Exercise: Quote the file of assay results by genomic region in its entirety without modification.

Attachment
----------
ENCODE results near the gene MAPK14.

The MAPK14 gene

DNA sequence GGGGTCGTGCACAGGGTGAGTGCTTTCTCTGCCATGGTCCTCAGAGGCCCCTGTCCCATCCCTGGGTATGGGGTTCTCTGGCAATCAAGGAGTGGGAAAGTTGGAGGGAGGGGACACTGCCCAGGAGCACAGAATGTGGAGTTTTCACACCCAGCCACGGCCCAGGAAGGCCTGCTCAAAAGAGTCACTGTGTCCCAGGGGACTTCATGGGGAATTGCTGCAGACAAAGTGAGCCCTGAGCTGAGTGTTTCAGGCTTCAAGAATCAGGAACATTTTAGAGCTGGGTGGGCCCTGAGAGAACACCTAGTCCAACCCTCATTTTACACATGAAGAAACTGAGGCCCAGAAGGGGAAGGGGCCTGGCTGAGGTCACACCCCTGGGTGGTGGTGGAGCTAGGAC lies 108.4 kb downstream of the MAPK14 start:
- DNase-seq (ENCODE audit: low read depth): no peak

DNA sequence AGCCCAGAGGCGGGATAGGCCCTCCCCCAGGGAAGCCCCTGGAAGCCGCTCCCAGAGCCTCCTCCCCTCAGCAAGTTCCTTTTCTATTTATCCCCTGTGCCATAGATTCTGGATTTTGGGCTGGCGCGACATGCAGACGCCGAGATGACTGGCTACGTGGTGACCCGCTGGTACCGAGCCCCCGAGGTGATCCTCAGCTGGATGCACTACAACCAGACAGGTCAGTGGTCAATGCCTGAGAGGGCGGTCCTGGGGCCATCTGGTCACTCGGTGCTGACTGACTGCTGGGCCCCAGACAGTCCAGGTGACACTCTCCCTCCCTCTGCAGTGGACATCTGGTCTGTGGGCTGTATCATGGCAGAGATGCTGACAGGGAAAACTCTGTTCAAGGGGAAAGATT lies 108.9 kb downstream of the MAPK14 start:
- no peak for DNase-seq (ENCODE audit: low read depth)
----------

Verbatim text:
ENCODE results near the gene MAPK14.

The MAPK14 gene

DNA sequence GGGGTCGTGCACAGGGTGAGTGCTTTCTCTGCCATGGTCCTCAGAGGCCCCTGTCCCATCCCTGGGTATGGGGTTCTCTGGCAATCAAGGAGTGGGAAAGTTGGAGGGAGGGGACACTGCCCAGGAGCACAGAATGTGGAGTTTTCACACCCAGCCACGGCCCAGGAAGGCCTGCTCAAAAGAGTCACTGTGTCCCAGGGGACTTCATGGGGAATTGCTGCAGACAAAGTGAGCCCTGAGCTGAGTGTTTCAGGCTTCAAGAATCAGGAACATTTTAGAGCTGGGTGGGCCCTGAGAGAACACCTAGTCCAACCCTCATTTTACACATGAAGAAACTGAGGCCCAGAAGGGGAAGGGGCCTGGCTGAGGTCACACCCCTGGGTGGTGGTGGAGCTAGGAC lies 108.4 kb downstream of the MAPK14 start:
- DNase-seq (ENCODE audit: low read depth): no peak

DNA sequence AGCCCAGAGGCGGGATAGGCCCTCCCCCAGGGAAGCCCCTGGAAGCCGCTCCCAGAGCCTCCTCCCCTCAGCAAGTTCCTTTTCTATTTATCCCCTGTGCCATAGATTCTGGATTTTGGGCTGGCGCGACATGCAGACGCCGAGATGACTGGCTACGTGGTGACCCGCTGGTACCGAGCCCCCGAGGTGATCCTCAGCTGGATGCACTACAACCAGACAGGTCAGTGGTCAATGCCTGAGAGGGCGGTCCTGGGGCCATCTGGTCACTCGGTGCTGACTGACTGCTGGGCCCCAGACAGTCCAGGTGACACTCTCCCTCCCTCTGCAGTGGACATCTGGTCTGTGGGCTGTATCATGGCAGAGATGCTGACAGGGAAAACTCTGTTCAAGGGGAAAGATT lies 108.9 kb downstream of the MAPK14 start:
- no peak for DNase-seq (ENCODE audit: low read depth)